Mortality analysis of the Late Pleistocene bears from Grotta Lattaia, central Italy
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Reported here are the results of a mortality analysis of an Ursus spelaeus death assemblage from Grotta Lattaia, southern Tuscany (central Italy), excavated in 1939. The Grotta Lattaia cave bears are among the latest representatives of the species. The large amount of cave bear remains indicates that the cavern was a lair for hibernating bears which repeatedly, but not necessarily yearly, occupied it. The mortality evidence indicates that deaths occurred primarily during hibernation from violent predation, and, therefore, that the bears had direct interaction with other carnivores. However, no sign of interrelation with humans could be found, even though Middle Paleolithic human remains and tools had been recovered associated with the bear material. Grotta Lattaia can be thus considered an example of cumulative, non-human-caused violent deaths in a hibernation context.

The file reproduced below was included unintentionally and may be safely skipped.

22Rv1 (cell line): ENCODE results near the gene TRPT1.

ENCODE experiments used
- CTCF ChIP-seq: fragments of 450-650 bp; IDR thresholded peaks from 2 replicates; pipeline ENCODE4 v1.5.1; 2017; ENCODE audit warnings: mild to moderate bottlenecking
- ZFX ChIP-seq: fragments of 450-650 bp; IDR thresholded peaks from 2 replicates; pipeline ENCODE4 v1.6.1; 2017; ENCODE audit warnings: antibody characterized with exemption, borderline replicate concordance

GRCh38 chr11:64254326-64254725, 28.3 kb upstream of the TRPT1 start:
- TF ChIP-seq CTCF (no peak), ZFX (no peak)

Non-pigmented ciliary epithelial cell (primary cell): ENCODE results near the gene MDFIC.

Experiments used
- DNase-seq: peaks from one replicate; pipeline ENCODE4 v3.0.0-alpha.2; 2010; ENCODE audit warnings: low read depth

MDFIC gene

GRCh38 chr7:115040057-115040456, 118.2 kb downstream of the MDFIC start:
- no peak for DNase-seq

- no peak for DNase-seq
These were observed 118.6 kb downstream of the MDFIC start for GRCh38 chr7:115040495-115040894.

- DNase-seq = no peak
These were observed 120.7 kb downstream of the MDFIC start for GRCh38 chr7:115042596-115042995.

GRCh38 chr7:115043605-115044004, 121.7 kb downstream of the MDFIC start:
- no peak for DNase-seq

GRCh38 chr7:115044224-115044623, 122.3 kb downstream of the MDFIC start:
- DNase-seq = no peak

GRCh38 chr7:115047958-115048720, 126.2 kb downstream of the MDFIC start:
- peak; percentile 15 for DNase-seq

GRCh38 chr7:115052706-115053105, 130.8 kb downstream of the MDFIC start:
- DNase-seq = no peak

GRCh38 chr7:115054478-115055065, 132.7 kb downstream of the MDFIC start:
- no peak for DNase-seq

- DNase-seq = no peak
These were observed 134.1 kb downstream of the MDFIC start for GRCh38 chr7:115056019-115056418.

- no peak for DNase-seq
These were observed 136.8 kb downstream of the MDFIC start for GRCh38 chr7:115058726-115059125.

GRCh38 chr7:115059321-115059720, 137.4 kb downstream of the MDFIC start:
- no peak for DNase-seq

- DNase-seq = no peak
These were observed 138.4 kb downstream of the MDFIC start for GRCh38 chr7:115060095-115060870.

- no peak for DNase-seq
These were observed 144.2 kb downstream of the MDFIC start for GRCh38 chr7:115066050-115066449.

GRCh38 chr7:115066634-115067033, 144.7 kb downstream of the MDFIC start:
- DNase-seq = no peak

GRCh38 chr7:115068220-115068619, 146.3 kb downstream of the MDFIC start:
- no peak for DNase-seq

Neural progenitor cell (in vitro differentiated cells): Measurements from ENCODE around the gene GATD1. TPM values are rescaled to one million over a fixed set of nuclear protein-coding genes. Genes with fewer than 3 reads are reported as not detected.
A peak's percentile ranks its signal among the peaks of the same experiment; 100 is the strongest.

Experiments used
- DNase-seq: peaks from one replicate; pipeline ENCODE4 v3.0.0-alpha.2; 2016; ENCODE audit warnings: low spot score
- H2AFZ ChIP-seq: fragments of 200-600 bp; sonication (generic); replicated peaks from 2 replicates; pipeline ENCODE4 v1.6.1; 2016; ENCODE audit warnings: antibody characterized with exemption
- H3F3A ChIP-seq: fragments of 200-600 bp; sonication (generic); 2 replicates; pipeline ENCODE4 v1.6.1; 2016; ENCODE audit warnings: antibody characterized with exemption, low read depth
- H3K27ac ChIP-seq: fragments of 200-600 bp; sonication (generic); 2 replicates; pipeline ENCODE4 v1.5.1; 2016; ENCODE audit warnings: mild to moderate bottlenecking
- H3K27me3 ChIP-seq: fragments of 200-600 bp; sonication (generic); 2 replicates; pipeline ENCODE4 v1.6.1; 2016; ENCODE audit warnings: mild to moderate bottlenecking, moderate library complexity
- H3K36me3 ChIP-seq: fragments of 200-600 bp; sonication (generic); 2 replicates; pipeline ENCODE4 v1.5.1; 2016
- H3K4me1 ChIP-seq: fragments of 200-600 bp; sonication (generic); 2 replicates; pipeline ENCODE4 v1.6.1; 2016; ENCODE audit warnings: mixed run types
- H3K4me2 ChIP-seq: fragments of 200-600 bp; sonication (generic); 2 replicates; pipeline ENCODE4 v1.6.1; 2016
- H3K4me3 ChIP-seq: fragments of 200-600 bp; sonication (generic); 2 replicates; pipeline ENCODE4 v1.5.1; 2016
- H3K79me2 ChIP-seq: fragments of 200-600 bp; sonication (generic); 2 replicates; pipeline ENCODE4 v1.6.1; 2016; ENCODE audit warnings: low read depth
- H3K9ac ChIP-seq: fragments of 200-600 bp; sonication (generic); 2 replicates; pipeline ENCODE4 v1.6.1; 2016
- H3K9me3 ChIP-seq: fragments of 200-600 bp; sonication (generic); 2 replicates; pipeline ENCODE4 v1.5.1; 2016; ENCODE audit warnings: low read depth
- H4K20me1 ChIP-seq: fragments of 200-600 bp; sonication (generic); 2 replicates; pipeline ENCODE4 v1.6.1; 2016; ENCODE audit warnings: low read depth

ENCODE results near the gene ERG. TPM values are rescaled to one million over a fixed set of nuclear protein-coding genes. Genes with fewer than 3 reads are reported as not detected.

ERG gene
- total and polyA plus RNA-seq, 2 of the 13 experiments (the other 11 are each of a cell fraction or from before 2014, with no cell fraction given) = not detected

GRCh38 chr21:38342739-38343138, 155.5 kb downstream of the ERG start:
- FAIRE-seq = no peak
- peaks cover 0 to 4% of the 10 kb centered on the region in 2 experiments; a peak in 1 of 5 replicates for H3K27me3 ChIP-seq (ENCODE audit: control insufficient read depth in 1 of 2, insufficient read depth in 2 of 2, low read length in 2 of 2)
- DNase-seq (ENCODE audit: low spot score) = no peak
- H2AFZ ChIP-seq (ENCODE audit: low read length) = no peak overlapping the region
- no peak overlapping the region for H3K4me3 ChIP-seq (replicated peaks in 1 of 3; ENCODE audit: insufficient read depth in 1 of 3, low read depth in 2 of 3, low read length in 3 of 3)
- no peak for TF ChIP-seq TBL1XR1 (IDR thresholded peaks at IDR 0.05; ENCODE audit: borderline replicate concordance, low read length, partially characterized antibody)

Journal of Archaeological Science, Vol. 33, no. 11 (2006).
Mortality Analysis, Cave Bears, Late Pleistocene, Central Italy
Mortality Analysis; Cave Bears; Late Pleistocene; Central Italy
Patrizia, Argenti and Mazza, Paul P.A., "Mortality analysis of the Late Pleistocene bears from Grotta Lattaia, central Italy" (2006). KIP Articles. 3513.